Carla Hjort: A SPACE10 Odyssey
The future-living lab’s founder and Vision Director on designing sustainable solutions and the power of collaboration.
When SPACE10 came into existence three years ago in the heart of Copenhagen’s Meatpacking District, it became an immediate global sensation. Today, the curiosity and admiration only continue to grow for the innovative future-living lab, which is backed by IKEA but given total autonomy to experiment on their own terms.
On a mission to design better and more sustainable ways of living, SPACE10 believes in doing things with a rebellious spirit and collaborating their way to impactful solutions for today’s major challenges. We recently caught up with founder and Vision Director Carla Hjort, who was in Bali to give the first talk in our new Future Visions speaker series hosted at Katamama. Here, we discuss her journey with SPACE10 and where tomorrow is taking us.
How did the idea for SPACE10 come about?
In 2014 my creative studio ArtRebels landed IKEA as a client and in that process, I became friends with Torbjörn Lööf, CEO of Inter IKEA Group, the global owner of the brand, concept and franchise part of IKEA. He asked me to reflect on the idea of developing solutions for a “better IKEA for the future.” It was the ultimate dream challenge and from there we began imagining how we could support them in designing a better, more sustainable and meaningful future. We decided to pitch the idea of an external non-profit future-living lab that would explore IKEA’s potential future ventures, beyond home furnishings, while still living up to their vision of creating a better everyday life for the many people. That was basically the beginning of SPACE10.
What does “future-living lab” mean?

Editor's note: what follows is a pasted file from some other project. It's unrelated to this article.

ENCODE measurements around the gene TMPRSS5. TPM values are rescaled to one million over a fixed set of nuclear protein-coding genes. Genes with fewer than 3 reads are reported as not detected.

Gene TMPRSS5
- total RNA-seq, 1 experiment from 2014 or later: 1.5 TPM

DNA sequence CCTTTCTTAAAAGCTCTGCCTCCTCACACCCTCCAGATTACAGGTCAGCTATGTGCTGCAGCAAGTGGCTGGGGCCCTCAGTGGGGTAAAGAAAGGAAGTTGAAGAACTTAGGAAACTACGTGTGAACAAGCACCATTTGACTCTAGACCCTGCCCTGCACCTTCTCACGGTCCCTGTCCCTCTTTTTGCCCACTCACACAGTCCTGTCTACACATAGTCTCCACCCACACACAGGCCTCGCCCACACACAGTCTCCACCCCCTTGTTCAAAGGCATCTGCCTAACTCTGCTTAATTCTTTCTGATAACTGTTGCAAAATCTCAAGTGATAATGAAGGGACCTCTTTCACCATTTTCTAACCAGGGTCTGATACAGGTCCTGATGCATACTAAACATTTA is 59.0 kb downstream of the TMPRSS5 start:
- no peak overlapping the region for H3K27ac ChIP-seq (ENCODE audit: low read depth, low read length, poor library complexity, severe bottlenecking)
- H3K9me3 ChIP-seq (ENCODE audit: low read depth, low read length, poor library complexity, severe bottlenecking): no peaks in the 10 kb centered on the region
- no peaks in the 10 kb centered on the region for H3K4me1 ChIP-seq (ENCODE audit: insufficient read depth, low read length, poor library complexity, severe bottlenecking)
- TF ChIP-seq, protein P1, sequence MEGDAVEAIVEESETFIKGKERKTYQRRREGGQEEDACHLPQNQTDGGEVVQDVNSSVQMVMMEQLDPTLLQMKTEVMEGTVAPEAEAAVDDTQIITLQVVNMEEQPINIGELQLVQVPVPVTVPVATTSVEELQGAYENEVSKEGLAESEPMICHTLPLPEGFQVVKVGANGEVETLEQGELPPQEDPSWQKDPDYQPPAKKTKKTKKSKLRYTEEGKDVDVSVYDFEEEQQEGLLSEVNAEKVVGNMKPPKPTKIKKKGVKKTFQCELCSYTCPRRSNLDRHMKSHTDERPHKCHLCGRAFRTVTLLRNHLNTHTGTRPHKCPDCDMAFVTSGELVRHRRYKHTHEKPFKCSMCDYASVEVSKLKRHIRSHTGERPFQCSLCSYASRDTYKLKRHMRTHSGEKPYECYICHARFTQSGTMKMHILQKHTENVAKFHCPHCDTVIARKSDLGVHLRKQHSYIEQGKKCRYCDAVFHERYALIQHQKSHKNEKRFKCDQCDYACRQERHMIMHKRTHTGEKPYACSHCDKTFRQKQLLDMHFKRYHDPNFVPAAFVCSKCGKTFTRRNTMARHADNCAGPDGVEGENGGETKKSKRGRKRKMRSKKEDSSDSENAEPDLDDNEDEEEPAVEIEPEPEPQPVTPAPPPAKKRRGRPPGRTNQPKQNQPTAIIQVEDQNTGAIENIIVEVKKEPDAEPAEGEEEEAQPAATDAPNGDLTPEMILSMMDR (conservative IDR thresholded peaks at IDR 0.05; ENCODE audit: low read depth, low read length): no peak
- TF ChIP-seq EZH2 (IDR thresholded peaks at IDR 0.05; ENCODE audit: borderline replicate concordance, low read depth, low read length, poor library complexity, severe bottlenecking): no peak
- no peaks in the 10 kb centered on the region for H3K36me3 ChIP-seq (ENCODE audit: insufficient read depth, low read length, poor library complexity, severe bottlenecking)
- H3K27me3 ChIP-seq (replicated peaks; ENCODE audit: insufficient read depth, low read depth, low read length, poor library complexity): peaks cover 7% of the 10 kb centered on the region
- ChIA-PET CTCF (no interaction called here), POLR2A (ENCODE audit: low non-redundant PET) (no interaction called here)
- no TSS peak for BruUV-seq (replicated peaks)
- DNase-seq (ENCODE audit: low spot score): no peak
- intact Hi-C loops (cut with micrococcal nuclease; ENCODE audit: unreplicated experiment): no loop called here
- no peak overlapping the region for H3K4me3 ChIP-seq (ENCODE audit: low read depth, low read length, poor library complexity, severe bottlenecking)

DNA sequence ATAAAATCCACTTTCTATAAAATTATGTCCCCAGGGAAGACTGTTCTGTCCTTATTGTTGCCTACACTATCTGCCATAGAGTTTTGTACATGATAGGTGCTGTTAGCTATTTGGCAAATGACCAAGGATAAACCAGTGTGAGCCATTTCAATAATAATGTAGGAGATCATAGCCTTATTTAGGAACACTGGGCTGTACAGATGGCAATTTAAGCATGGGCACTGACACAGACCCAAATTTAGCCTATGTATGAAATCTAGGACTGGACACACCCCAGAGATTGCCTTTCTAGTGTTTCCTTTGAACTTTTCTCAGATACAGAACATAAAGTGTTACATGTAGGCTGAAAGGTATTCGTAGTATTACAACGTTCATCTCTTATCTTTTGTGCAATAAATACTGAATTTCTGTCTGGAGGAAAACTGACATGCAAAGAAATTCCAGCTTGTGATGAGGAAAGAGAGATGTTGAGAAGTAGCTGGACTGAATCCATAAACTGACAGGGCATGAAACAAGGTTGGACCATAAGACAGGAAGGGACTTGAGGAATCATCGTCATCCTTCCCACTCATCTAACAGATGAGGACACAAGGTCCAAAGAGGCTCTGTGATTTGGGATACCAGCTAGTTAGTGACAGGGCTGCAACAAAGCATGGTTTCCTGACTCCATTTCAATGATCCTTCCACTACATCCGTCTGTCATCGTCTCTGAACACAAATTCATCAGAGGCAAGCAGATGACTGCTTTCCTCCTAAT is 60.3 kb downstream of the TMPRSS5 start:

It means that we work as a research and design lab where we try to ask the right questions about what a better future looks like and subsequently design possible solutions to solve some of the challenges we are facing. If our ideas are strong and IKEA sees a viable opportunity there, we move towards implementing solutions at scale.
What societal needs and challenges are SPACE10 reacting to?
We look at some of the major challenges that the global community are facing today such as the lack of natural resources and climate change, rapid urbanisation, political and economic shifts, technological breakthroughs and demographic shifts.
You work under the ethos of “enabling a better and more sustainable everyday life for the many people.” How is this realised through SPACE10?
Through a variety of approaches. On one hand, we utilise design and storytelling to push ideas and visions for the future forward, ones that people can relate to and can engage with. This mainly happens through our Playful Research, which The Growroom, an open-source food-producing dome, is a great example of. It is freely available to download for people to then make locally, in a maker-space, and start producing food locally. I guess you could consider Playful Research as our activism tool, a way to give people the opportunity to take matters into their own hands, be part of the conversation and, because of the open-source design, even improve our solutions.
On a bigger scale, we are currently looking into potential new sustainable housing models, also affordable and communal, and we are working on democratising solar energy through blockchain technology and big scale hydroponic farming. These are all very ambitious projects that require both time and investment, but we are optimistic and with IKEA behind us, I believe we can make it all happen.